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Publication numberUS3509573 A
Publication typeGrant
Publication dateApr 28, 1970
Filing dateJun 16, 1967
Priority dateJun 16, 1967
Publication numberUS 3509573 A, US 3509573A, US-A-3509573, US3509573 A, US3509573A
InventorsBalmain Keith George
Original AssigneeUniv Toronto
Export CitationBiBTeX, EndNote, RefMan
External Links: USPTO, USPTO Assignment, Espacenet
Antennas with loop coupled feed system
US 3509573 A
Abstract  available in
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Claims  available in
Description  (OCR text may contain errors)

April 28, 1970 K. G. BALMAIN ANTENNAS WITH LOOPCOUPLED FEED SYSTEM 2 Sheets-Sheet 1 Filed June 16, 1967 FIG. 2 PRIOR ART) F G. 7 (PRIOR ART) Attorney April 28, 1970 K. G. BALMAIN 3,509,573

ANTENNAS WITH LOOP COUPLED FEED SYSTEM Filed June 16, 1967 3 Sheets-Sheet 2 TO 7 E RMI NA Tl ON A ttorn e y I W /KM United States Patent 3,509,573 ANTENNAS WITH LOOP COUPLED FEED SYSTEM Keith George Balmain, Toronto, Ontario, Canada, as-

signor to The Governors of The University of Toronto, Toronto, Ontario, Canada Filed June 16, 1967, Ser. No. 646,675 Int. Cl. Hfllq 11/10, 21/12, 9/16 U.S. Cl. 343-7925 16 Claims ABSTRACT OF THE DISCLOSURE An antenna array comprising substantially coplanar and parallel unitary elements arranged in side by side relation and a feed or collector system therefor extending longitudinally of the array comprising a pair of conductors disposed to form in combination loops extending between and electrically insulated from adjacent elements; each of the loops being comprised of a portion of each of the conductors extending longitudinally of and contiguous each of the respective adjacent elements with the directions of such portions of each conductor being reversed at adjacent elements and with the direction of such portion of one conductor being opposite to the direction of such portion of the other conductor at each element when tracing the directions of such conductors from one end of the array.

BACKGROUND OF THE INVENTION Field of the invention This invention relates to antennas for use in radiatedwave propagation communication systems and more particularly, to a novel system for feeding antennas from a source in the case of transmission or collecting signals from antennas in the case of reception resulting in more simplified and mechanically stronger antennas than heretofore possible, wherein the antenna elements or dipoles associated with the feed system are unitary elements rather than pairs of separate members.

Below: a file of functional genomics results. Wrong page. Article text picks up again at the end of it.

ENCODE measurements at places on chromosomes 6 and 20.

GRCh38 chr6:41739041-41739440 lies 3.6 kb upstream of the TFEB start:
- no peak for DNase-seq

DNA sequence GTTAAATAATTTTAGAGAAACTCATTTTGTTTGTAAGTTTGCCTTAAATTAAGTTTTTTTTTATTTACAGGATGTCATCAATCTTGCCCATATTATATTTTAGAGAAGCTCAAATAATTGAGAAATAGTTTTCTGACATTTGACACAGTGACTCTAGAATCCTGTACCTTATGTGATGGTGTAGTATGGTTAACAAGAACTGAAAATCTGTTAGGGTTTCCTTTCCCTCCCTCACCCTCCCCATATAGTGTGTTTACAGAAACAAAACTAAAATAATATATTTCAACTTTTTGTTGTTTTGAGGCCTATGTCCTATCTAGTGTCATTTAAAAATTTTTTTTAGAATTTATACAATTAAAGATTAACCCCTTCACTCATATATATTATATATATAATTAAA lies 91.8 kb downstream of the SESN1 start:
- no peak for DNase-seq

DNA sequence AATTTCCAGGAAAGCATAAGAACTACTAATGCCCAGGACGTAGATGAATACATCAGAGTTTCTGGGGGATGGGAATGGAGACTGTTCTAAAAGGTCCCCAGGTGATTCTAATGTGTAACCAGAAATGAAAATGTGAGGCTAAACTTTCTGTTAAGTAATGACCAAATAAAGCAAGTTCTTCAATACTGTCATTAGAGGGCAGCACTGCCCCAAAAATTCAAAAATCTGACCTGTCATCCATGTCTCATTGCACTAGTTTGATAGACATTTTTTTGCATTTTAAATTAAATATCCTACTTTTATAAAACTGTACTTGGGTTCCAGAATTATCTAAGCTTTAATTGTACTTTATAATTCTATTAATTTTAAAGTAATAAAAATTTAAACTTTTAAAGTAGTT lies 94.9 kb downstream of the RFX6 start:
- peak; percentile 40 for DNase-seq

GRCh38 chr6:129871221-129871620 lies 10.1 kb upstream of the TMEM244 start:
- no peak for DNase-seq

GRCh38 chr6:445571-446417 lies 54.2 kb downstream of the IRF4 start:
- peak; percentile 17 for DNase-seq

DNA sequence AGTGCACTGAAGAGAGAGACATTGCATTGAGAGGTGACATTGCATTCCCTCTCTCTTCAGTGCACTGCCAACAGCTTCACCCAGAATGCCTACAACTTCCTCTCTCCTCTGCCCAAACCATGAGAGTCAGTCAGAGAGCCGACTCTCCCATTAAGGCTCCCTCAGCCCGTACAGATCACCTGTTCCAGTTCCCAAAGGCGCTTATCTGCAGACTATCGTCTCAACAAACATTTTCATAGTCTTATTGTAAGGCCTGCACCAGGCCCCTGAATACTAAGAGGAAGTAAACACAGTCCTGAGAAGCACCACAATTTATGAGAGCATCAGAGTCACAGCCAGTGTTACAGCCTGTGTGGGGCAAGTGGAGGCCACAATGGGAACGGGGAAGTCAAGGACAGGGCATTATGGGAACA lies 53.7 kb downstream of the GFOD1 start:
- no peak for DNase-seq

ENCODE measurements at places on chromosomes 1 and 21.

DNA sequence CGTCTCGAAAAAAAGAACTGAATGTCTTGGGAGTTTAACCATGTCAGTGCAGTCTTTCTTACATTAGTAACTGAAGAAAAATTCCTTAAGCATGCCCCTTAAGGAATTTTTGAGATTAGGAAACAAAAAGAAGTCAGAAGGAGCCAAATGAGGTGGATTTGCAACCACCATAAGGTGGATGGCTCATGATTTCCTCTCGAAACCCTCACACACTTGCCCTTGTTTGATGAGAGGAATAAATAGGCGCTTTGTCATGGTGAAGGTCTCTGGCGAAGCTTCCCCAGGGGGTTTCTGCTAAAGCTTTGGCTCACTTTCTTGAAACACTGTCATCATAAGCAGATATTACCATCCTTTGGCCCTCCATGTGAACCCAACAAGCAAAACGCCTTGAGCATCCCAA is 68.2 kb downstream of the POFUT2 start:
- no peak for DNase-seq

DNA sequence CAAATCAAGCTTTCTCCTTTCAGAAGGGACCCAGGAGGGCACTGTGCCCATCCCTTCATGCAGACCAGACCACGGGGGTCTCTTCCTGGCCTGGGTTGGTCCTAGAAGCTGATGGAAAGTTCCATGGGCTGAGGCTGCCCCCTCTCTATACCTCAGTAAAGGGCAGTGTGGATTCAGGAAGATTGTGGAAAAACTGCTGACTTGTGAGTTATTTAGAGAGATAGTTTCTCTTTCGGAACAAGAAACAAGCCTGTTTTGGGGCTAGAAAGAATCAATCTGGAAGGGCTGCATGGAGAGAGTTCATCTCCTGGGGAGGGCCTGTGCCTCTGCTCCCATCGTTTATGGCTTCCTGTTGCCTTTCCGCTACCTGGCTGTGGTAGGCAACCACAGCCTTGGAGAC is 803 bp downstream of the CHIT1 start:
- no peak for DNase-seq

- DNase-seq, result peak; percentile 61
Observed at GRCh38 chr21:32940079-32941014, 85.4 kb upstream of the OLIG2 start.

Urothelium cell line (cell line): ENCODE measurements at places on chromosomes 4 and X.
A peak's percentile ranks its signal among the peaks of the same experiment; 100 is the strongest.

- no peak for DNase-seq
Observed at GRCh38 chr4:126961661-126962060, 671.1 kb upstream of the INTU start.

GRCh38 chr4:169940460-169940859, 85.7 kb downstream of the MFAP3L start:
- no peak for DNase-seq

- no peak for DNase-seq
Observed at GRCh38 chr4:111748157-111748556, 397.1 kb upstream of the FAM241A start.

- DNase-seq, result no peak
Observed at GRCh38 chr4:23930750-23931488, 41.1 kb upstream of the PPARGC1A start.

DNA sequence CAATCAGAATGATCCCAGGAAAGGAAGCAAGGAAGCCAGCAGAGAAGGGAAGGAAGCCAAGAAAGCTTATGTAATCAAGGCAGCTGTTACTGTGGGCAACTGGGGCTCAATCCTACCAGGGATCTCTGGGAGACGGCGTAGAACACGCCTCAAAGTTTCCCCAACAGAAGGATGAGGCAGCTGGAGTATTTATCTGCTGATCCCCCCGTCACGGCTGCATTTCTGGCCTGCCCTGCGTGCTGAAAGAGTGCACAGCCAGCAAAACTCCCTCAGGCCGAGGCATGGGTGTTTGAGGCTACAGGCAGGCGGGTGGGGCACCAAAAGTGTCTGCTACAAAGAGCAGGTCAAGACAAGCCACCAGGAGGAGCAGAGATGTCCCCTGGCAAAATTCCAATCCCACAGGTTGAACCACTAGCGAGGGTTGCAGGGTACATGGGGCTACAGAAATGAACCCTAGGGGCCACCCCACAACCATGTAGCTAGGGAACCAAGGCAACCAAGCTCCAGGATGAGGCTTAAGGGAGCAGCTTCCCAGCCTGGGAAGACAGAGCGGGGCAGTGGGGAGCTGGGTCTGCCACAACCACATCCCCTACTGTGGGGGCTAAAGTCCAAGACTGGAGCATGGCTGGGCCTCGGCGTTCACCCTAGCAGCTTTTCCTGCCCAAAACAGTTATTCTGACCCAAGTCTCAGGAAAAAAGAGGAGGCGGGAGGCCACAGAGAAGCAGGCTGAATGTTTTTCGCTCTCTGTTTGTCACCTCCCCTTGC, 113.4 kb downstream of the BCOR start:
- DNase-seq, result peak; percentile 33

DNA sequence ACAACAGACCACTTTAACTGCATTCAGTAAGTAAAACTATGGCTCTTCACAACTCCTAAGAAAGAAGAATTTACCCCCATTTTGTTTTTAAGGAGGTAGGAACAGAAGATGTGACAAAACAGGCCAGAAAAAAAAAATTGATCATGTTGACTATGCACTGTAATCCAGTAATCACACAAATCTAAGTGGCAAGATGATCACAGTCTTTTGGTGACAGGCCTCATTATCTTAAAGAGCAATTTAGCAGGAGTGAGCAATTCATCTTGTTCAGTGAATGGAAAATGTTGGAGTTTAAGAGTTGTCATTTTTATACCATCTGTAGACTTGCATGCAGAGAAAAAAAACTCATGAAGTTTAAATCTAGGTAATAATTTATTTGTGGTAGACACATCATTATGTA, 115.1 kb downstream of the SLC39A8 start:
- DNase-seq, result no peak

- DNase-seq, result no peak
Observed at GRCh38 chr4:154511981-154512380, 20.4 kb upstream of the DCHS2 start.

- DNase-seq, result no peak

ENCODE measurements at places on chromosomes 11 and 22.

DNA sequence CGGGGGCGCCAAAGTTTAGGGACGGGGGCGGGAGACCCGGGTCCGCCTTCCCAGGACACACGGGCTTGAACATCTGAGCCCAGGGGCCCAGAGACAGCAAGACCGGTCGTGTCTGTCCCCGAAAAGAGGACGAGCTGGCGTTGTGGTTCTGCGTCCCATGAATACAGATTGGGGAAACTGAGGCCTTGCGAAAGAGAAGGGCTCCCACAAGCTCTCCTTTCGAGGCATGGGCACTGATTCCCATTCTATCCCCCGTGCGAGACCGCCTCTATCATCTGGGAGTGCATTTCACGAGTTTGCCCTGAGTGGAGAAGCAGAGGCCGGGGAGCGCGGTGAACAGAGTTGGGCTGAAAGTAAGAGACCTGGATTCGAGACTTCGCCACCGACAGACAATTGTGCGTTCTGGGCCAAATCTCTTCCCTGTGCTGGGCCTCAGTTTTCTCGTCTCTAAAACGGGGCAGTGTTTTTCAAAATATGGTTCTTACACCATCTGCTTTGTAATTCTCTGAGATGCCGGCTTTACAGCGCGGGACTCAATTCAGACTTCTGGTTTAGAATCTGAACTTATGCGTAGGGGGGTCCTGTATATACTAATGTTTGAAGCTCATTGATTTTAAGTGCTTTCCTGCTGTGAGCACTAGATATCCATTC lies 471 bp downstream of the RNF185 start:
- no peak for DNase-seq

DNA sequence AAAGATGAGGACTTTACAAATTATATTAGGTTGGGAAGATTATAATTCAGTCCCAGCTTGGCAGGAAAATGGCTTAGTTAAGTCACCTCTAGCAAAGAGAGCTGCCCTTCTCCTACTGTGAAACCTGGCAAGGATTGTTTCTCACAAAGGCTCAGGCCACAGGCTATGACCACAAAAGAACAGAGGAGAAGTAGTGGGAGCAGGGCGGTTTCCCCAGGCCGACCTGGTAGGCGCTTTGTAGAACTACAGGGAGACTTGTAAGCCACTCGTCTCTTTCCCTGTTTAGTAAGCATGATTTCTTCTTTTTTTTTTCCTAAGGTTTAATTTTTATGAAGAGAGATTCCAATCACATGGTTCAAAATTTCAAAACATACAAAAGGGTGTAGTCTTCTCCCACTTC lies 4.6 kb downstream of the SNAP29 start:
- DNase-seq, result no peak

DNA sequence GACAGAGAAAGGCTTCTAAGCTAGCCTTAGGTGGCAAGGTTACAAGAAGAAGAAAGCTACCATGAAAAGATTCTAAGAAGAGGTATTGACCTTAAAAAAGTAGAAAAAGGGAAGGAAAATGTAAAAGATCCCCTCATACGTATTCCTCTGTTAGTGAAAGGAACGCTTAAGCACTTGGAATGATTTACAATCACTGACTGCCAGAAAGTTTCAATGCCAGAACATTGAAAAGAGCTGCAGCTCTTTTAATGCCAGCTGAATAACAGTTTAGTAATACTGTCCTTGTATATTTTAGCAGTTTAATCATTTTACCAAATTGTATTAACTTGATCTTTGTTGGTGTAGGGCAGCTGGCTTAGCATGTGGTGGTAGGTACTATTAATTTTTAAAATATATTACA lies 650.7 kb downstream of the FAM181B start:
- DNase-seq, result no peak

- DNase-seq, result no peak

The invention has, for example, particular application to the field of antennas such as are employed to provide unidirectional radiation patterns (or to provide unidirectional reception) that are essentially independent of frequency over wide bandwidths. An antenna of the type for which the invention has particular application is fully described in U.S. Patent 3,210,767, granted Oct. 5, 1965. Su'ch an antenna is known as a log-periodic antenna and involves the use of an array of substantially coplanar and parallel dipoles or elements of progressively, mathematically defined, increasing length and spacing in side by side relationship.

Description of the prior art In the prior art, as represented, for example, by U.S. Patent 3,210,767, the dipoles or elements are constituted by pairs of members which are fed in sequence by a common feeder which alternates in phase between successive elements or dipoles, the array being symmetrical about a line passing through the midpoint of each element or dipole constituted by the two separate members. Such an array has a backfire radiation being fed fro-m the smaller end and radiating toward the smaller end.

The necessity of forming each element or dipole of a pair of members so that the feed can be alternated in phase between successive dipoles gives rise to mechanical problems of supporting the elements in their proper orientation and leads to misalignment of the pair of members of each element.

SUMMARY OF THE INVENTION According to the'present invention the elements or dipoles of the antenna are single or unitary members and the coupling between the elements and the feed or collector system therefor is achieved by means of a novel conductor or feed system which is loop coupled to the elements to provide the required alternating phase relationship between adjacent elements without requiring the division of such elements into separate members thereby greatly simplifying the antenna structure, while providing important mechanical advantages and eliminating individual element or dipole misalignment.

BRIEF DESCRIPTION OF THE DRAWINGS The invention will be better understood from the following detailed description taken in conjunction with the accompanying drawing in which:

FIGURE 1 is a schematic view of a prior art log-periodic dipole antenna array to which the present invention has particular application.

FIGURE 2 is a schematic view of the manner in which an antenna array of the type illustrated in FIGURE 1 is fed.

FIGURE 3 is a schematic view of a log-periodic antenna array of the class of FIGURES 1 and 2 but embodying the present invention.